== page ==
In the races for the Statehouse, progressive candidate Eric Morrison appears to be the only challenger who is outspending the lawmaker he’s trying to unseat, Rep. Earl Jaques, D-Glasgow. Morrison has raised more than $25,000 and spent more than $40,000 this year while Jaques raised about $18,000 and spent about $17,000, reports show.
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The six other lawmakers facing a primary challenger have sat on larger war chests: Sen. David McBride, D-Hawk’s Nest; Sen. Bruce Ennis, D-Smyrna; Rep. Gerald Brady, D-Wilmington; Rep. Ray Seigfried, D-Brandywine Hundred; Rep. Sean Matthews, D-Talleyville; and Rep. John Viola, D-Newark.
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In the race for the open seat to replace retiring longtime Sen. Harris McDowell, D-Wilmington North, Sarah McBride has raised and spent tens of thousands of dollars more than her Democratic opponent, Joe McCole.
Big money in mayor's re-election campaign
In the three-way race for Wilmington mayor, the incumbent is fundraising and spending big to stay in office.
Mayor Mike Purzycki has been focused on business and real estate development and attracting new residents to the city, while his two challengers accuse him of neglecting the needs of the city's working- and middle-class neighborhoods.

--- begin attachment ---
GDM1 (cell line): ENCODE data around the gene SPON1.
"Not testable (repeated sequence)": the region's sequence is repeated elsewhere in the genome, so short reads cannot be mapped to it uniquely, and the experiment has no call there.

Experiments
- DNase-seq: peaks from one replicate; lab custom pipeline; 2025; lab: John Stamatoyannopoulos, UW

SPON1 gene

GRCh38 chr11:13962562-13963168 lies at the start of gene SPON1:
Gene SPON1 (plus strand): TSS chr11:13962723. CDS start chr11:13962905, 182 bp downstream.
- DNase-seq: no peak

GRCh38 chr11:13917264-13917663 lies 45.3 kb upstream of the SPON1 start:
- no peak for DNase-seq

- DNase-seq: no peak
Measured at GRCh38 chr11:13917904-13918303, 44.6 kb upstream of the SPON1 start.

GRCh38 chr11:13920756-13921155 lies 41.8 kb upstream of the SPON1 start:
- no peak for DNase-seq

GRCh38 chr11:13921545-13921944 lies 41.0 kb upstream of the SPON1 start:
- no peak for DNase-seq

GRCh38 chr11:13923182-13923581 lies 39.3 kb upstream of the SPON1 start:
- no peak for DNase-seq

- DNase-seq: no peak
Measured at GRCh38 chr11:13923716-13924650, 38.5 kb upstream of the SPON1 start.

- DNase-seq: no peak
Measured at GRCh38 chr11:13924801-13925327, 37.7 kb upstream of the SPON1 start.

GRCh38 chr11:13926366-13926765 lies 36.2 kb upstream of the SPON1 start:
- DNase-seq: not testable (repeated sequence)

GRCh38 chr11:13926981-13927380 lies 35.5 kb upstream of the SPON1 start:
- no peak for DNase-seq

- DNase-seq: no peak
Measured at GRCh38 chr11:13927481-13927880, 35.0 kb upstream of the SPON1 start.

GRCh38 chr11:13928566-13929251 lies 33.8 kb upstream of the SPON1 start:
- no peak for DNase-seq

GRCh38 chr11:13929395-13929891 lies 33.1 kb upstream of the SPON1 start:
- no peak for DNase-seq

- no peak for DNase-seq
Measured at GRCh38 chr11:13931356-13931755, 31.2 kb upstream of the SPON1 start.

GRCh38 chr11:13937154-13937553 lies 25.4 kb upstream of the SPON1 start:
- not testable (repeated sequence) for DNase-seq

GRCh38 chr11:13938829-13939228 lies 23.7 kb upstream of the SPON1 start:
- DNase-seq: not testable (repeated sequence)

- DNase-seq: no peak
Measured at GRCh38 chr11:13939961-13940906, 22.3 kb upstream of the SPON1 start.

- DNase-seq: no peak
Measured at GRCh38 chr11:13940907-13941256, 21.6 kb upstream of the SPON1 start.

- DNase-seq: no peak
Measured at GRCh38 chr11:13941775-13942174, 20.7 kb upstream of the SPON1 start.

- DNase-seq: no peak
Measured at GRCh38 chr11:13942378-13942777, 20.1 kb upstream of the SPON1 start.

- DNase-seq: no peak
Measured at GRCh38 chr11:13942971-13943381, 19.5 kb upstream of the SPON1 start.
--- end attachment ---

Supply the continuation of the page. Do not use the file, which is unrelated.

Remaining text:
Purzycki outraised his opponents early in the race in 2016, but this time he's had even longer to solicit donations, and deep-pocketed local businesses and interest groups have responded.
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He began reaching out to donors for reelection almost two years ago and received $64,000 in donations in 2019 alone. He raised $119,000 between January and mid-August. While that was less than what he raked in during the same period in 2016, he pulled in $55,000 in the last three weeks, beating the donations he got in this final stretch last election season.
Those numbers eclipse those of his challengers, City Treasurer Velda Jones-Potter and former Councilman Justen Wright, both of whom officially entered the race around the filing deadline less than two months ago. Their campaigns appear to be more reliant on the candidates' own money.